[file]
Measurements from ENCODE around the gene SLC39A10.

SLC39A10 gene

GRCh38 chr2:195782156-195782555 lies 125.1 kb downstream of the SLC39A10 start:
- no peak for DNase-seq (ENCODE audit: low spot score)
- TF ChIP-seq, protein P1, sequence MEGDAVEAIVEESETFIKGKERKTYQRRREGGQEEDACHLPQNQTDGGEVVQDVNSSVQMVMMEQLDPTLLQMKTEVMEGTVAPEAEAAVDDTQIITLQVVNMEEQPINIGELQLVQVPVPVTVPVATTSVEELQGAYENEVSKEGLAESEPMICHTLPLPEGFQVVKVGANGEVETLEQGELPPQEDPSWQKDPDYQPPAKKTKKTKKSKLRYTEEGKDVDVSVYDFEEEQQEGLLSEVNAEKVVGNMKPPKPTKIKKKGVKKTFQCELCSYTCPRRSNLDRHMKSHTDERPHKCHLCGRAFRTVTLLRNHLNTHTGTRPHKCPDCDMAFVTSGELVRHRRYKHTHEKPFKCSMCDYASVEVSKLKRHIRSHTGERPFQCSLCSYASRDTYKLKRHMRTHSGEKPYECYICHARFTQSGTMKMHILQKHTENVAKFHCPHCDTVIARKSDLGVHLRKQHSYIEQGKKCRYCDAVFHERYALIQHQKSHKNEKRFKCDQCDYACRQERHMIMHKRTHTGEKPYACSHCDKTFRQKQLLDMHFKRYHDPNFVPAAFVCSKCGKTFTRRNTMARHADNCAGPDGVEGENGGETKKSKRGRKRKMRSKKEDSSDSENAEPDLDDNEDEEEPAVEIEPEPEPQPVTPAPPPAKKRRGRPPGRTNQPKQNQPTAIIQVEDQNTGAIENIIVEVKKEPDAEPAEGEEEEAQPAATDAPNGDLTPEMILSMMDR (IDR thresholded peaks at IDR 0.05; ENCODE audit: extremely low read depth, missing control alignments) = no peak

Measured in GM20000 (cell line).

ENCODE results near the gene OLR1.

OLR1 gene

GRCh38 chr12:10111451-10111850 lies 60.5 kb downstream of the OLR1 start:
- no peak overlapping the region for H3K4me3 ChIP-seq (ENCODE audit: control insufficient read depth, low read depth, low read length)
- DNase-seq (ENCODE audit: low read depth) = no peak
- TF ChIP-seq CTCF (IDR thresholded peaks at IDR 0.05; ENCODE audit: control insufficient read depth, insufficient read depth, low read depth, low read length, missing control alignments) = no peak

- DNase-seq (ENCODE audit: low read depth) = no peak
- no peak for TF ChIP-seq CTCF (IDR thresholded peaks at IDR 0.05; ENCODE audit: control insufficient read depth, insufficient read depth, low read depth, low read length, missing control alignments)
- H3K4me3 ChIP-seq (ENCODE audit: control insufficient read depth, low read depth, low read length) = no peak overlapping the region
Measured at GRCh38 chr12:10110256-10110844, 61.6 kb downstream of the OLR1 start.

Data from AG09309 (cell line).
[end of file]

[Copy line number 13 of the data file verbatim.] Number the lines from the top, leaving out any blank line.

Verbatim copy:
- DNase-seq (ENCODE audit: low read depth) = no peak